How the heck should I know.  It seems to work and is pretty close to what Ronnie posted.
Quote from ~Russ on December 13th, 2016, 12:08 AM
Also what voltages is your Sig gen set at? And dc offest?
TTL.
Quote from ~Russ on December 13th, 2016, 12:08 AM
I can't even get the first stage to go unless I drop the voltage of the first leg to 5v and the Sig gen past 7v
Well it did work, but now that I have added the rest, it no longer runs properly and looks to me like the simulator can't figure out what to do with the components in orange (apparently no spice model).


Guess I'll just have to prototype the goofy thing.
Re: Understanding SM Driver Circuit, Building A Test Driver Voltage control Board
« Reply #64, on December 13th, 2016, 04:42 AM »
Quote from ~Russ on December 13th, 2016, 12:35 AM
Matt. Why are your load scope probes not connected to ground. Mesuring it the way you did would show a DC bias. From my thinking. ~Russ
Andy is correct.  They must be connected where the actual primary coil would be.  And best I can tell, there is no DC bias there.  However, I'm not using a TIP120 component, because this silly simulator doesn't have one.  With an hfe over 1000, there might actually be some DC bias with the real thing.

~Russ

Re: Understanding SM Driver Circuit, Building A Test Driver Voltage control Board
« Reply #65, on December 13th, 2016, 09:33 AM »
Quote from Matt Watts on December 13th, 2016, 03:44 AM
How the heck should I know.  It seems to work and is pretty close to what Ronnie posted.
im sorry i must be confused, i was asking about the values on that photo of the sim are those what the sim is? or is there a " layer" where you tell the value?

TTL, 5V ok,

ill mess with it more tonight / tomorrow, 

its all good, its to funny that all us smart people are having such a hard time with this simple circuit. 

WE WILL GET THERE lets keep going,

one part at a time,

~Russ



Matt Watts

Re: Understanding SM Driver Circuit, Building A Test Driver Voltage control Board
« Reply #66, on December 13th, 2016, 06:16 PM »
Quote from ~Russ on December 13th, 2016, 09:33 AM
TTL, 5V ok,
The "G" signal coming from the PLL is probably a 12 volt signal, since PLL is a 4016 connected to VCC (12 volt).

haxar

Re: Understanding SM Driver Circuit, Building A Test Driver Voltage control Board
« Reply #67, on December 13th, 2016, 06:28 PM »
All 4000 CMOS series chips can handle more than 5+ volts. TTL chips are only 5 volt.

~Russ

Re: Understanding SM Driver Circuit, Building A Test Driver Voltage control Board
« Reply #68, on December 13th, 2016, 06:31 PM »
Quote from Matt Watts on December 13th, 2016, 06:16 PM
The "G" signal coming from the PLL is probably a 12 volt signal, since PLL is a 4016 connected to VCC (12 volt).
That's why I asked what your Sig gen in your SIM was. Real life tells me it was more than 7 at least!!!

Matt Watts

Re: Understanding SM Driver Circuit, Building A Test Driver Voltage control Board
« Reply #69, on December 13th, 2016, 07:21 PM »
Hmmm...

Check this out.  Ten volt peak-to-peak output.

~Russ

Re: Understanding SM Driver Circuit, Building A Test Driver Voltage control Board
« Reply #70, on December 13th, 2016, 11:48 PM »Last edited on December 13th, 2016, 11:51 PM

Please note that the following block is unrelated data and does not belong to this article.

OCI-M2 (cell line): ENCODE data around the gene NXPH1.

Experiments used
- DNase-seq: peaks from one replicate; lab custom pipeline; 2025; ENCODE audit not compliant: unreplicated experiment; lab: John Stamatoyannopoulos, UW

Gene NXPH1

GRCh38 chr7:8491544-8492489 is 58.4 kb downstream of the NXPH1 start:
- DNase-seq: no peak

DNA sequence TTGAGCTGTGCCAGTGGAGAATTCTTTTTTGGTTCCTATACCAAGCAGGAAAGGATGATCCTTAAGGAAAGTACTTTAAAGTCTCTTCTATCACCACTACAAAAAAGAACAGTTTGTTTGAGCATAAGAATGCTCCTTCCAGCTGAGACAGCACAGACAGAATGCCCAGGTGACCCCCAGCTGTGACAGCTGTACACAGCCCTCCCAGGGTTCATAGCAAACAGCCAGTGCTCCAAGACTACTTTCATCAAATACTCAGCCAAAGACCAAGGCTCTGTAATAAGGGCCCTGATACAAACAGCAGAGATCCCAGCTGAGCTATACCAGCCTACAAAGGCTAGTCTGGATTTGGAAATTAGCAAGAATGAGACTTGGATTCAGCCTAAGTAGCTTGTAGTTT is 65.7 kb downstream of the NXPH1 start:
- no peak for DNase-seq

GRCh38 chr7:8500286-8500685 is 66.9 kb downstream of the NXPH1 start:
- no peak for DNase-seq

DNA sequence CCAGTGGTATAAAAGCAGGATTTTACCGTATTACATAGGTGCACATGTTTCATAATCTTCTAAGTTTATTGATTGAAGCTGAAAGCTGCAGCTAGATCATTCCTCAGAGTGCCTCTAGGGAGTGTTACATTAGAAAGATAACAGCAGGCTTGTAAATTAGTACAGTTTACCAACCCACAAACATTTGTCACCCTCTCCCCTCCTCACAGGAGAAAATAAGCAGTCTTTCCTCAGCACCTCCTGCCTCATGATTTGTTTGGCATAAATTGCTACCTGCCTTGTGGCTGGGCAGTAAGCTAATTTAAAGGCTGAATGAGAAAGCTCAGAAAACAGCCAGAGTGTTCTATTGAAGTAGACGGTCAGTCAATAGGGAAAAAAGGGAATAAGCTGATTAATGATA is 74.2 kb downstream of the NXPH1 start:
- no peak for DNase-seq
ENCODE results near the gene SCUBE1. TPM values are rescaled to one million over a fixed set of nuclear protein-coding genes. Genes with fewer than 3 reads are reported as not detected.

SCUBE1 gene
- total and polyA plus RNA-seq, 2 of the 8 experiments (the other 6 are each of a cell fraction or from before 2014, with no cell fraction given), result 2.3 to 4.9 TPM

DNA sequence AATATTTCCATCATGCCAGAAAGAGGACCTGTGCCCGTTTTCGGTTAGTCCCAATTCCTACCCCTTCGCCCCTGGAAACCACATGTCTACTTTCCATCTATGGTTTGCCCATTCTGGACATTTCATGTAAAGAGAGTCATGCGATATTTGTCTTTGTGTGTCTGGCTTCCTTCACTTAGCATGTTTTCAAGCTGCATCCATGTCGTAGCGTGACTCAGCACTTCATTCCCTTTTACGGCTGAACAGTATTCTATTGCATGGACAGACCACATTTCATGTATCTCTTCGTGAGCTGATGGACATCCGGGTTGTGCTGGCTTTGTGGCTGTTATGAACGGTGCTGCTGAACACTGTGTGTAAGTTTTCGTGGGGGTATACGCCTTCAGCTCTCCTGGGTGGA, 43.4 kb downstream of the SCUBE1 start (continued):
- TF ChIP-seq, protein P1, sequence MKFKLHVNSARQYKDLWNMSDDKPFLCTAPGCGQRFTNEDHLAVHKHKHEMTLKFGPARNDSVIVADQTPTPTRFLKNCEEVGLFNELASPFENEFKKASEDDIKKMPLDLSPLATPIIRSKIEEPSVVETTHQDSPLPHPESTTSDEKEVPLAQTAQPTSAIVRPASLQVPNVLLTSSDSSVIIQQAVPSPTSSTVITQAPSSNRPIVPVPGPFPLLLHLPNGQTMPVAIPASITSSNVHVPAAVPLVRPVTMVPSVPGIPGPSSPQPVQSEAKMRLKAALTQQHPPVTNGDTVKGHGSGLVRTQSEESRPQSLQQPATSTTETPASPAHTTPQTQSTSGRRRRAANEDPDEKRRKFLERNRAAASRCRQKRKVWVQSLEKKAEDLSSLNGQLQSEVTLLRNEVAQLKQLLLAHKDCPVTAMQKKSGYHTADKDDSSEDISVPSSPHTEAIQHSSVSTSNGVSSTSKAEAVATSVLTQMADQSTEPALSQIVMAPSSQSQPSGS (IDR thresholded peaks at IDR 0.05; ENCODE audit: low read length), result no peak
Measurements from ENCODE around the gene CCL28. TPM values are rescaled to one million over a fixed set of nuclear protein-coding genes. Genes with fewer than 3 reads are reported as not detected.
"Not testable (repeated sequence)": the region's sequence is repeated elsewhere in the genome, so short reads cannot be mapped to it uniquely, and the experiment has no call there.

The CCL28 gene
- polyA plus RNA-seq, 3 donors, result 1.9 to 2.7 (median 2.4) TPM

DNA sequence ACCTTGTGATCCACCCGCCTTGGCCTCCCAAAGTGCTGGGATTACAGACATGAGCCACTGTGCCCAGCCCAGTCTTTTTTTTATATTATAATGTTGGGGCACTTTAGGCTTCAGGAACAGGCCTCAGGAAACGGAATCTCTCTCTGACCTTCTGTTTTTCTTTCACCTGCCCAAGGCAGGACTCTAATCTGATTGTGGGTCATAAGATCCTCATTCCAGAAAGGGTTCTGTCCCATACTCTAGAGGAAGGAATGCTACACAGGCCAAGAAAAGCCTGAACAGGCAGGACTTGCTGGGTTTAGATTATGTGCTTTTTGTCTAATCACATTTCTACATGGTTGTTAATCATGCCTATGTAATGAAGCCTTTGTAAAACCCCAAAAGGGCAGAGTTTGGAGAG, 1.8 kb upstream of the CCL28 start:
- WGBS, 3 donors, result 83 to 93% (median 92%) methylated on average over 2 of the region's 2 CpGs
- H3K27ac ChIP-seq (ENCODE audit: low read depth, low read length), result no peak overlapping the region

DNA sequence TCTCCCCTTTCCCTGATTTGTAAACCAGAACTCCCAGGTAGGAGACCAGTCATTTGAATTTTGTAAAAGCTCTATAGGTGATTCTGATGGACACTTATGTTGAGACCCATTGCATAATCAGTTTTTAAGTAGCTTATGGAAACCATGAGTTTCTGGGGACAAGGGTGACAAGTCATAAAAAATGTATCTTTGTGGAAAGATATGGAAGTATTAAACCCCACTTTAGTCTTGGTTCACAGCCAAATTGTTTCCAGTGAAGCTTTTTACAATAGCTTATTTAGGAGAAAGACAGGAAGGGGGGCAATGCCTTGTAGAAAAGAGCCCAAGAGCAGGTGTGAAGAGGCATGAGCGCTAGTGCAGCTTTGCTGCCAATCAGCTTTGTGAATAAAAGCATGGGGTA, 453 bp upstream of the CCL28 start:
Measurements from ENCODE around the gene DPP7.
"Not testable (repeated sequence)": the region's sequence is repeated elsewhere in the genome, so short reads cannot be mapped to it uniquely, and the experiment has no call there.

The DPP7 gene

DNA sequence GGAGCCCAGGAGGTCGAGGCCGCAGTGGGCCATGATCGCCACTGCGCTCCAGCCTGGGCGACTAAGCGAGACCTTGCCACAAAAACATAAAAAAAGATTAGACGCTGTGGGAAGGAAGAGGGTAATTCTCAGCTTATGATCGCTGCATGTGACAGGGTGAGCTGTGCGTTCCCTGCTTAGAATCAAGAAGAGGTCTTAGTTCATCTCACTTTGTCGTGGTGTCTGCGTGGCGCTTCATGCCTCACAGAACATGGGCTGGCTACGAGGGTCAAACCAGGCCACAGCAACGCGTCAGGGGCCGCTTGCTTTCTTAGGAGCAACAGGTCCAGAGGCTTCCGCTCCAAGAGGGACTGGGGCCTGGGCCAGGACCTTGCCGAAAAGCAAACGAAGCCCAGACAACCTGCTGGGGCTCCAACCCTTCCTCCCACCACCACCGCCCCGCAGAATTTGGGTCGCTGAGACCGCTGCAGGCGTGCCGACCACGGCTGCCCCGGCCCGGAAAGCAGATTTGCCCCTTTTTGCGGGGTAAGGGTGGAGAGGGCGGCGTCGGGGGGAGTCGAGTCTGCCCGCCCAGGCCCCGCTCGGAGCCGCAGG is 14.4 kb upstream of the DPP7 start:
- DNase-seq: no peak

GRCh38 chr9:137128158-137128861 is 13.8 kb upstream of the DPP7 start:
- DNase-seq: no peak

Well It works. As per Matt's #5 sim values.

However.
It only works With a 10vpk-pk signal. Will work from 7v to 12+v.   Below 7 and it's toast.


 5v on the first stage. It has a range between 2.5-6v. For the first stage. Any thing out side that range and it's tost.

For the third stage it works in most of the range 2-12+v it seems not to care to much.

Changeing any of the voltages dose not have to much effect on the Sig. Its quite nice through it. Also the first stage inverts the Sig. So an inverted input is directed on the first stage back to non inverted.


With a light as a load (aka resystor)  I see a DC bius. Even when mesured across the tip 120. Or the load.

However With a coil. There is no dc bias.  But my vic circuit is not complete correctly and I was using an iron core.

So theorticaly if it's impedance matched and the primary is seen purly as a resistance it could dc bias the primary? But only when everything is matched???

Sounds like we need to match a 1:1 transformer and see if it dc bias' 

That's would be a nice easy way to test the driver and an impedance matched load with out ever having a vic connected.

We need to think more like this if we can. Test each part and understand it. Then we can get to the more complex multi body problem of the "VIC" as a whole 

Zzz zzz...

~Russ


Matt Watts

Re: Understanding SM Driver Circuit, Building A Test Driver Voltage control Board
« Reply #71, on December 14th, 2016, 01:24 AM »
Good deal Russ.  I'll start a PCB design based on what we know now.

sebosfato

Re: Understanding SM Driver Circuit, Building A Test Driver Voltage control Board
« Reply #72, on December 14th, 2016, 04:36 AM »
THE D.C. Bias you want at the primary comes when the diode short the primary such that the on time it will charge up but during of time it won't make in time discharging since the diode shorting the primary during off time makes a different time constant

Matt Watts

Re: Understanding SM Driver Circuit, Building A Test Driver Voltage control Board
« Reply #73, on December 14th, 2016, 04:40 AM »Last edited on December 14th, 2016, 05:28 AM
First pass schematic including regulators and an input opto-isolator.  The opto-isolator is set to invert the signal and drives the first transistor with 10 volts which is what I think we decided is needed.  The pot (R11) is the voltage (power) control that allows you to tune the VIC starting at low voltage and adjust as you get closer to locking into resonance.  Having not tested the voltage control part yet, it may prove to be far too sensitive, so I'm guessing the 10k resistor on the Op-amp may need to be a trimmer to control the gain.  It's also possible we need both Op-amps in Figure 4 to achieve resonance, again just not sure.

Please check for obvious errors before I start designing the PCB.
Re: Understanding SM Driver Circuit, Building A Test Driver Voltage control Board
« Reply #74, on December 14th, 2016, 05:09 AM »Last edited on December 14th, 2016, 01:52 PM
Board will likely look something like the attachment image, but instead of header pins, I'll probably use PCB screw-down terminals such as:



The board needs a lot of work, so check out the schematic first if you would please.